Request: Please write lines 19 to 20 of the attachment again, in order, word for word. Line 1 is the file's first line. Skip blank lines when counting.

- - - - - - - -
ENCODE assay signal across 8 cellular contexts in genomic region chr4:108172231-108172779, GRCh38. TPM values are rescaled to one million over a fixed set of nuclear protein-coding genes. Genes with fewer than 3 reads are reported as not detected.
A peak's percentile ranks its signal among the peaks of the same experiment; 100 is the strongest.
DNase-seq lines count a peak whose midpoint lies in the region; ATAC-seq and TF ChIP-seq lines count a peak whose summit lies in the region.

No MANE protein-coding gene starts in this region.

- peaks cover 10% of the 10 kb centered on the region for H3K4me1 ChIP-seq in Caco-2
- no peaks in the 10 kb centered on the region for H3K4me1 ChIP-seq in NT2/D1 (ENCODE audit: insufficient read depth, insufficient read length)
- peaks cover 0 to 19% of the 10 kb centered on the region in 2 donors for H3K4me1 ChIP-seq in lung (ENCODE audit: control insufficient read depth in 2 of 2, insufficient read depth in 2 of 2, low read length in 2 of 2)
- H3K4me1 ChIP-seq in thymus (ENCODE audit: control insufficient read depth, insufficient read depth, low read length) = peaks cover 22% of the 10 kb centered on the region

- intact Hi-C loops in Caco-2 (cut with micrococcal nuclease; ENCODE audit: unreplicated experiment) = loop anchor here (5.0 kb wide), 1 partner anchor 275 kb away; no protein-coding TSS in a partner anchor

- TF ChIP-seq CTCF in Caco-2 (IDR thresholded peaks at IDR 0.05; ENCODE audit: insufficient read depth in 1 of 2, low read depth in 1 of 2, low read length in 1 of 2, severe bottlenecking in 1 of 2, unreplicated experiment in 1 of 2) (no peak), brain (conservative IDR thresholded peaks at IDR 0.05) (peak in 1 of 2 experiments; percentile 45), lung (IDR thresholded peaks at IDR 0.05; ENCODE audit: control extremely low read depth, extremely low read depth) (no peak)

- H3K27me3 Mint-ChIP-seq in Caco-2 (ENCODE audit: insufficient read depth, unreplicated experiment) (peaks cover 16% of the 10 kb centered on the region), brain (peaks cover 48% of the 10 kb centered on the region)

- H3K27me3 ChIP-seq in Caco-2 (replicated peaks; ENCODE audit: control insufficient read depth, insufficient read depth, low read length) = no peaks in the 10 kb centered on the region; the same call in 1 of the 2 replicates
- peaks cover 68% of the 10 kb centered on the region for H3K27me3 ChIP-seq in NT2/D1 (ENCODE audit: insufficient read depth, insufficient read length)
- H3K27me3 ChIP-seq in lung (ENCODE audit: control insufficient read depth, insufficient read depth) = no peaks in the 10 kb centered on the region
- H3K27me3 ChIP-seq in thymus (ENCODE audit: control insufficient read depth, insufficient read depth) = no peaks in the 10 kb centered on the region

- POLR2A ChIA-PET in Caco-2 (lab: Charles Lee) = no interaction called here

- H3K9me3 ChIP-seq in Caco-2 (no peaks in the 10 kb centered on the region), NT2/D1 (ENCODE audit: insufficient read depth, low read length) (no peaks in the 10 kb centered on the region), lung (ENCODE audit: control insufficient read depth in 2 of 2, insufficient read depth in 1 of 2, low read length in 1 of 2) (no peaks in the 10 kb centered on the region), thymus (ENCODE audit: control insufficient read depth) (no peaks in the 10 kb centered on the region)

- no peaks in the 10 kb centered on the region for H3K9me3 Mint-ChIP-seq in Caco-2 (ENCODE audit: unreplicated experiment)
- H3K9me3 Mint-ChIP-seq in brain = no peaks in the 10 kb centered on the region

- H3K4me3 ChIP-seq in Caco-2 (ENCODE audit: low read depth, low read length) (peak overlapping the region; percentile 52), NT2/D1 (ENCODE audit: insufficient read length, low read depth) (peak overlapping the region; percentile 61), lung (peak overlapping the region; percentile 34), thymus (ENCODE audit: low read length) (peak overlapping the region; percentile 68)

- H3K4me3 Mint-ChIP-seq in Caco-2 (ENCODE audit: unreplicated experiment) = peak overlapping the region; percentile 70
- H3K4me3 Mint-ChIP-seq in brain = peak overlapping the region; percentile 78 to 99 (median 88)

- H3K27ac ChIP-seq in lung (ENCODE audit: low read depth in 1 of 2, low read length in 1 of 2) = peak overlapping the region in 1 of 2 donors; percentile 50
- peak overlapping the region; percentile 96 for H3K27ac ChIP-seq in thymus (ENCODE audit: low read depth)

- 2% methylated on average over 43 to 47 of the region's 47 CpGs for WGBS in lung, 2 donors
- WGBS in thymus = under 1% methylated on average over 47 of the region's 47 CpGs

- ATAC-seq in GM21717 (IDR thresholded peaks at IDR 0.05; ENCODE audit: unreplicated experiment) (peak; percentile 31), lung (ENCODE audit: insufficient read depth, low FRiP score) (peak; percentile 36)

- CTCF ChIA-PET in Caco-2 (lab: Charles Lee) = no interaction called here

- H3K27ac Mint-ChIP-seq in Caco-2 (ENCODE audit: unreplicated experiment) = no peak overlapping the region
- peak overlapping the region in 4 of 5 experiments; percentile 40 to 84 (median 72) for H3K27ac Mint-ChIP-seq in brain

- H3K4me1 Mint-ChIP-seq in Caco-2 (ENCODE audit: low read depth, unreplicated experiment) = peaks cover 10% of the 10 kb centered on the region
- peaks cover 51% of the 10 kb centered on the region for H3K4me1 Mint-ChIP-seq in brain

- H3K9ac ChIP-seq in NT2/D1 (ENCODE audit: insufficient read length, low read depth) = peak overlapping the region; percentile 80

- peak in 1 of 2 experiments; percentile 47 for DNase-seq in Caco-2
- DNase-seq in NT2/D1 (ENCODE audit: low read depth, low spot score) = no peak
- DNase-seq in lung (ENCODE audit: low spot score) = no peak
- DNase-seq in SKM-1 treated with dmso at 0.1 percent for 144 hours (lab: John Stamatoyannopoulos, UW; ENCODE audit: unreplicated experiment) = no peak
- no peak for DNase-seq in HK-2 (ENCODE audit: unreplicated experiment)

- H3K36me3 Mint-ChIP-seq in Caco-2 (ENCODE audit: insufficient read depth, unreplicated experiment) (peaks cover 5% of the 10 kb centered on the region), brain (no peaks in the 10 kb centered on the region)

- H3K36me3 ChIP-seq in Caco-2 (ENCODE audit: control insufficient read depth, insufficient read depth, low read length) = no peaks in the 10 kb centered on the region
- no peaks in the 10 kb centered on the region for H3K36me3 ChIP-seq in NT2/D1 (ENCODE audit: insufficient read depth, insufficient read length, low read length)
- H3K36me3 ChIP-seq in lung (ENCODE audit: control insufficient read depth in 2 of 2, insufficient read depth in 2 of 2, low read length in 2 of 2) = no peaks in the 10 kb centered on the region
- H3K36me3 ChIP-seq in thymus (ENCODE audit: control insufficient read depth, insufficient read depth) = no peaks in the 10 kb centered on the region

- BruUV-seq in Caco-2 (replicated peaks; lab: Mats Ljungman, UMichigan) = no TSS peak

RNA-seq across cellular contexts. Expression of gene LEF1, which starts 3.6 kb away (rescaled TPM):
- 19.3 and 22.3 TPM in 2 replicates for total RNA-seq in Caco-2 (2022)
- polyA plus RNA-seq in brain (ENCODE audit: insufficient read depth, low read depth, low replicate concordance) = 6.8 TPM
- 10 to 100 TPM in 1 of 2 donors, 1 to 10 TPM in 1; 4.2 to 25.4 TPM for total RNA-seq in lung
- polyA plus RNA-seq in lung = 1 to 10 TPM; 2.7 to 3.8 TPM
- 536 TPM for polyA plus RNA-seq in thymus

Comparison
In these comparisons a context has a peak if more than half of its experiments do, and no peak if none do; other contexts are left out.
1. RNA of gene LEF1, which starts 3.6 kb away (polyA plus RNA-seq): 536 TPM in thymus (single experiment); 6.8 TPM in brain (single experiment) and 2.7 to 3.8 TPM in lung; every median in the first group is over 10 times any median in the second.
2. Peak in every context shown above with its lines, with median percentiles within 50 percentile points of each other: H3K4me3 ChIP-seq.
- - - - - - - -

- H3K9me3 Mint-ChIP-seq in brain = no peaks in the 10 kb centered on the region

- H3K4me3 ChIP-seq in Caco-2 (ENCODE audit: low read depth, low read length) (peak overlapping the region; percentile 52), NT2/D1 (ENCODE audit: insufficient read length, low read depth) (peak overlapping the region; percentile 61), lung (peak overlapping the region; percentile 34), thymus (ENCODE audit: low read length) (peak overlapping the region; percentile 68)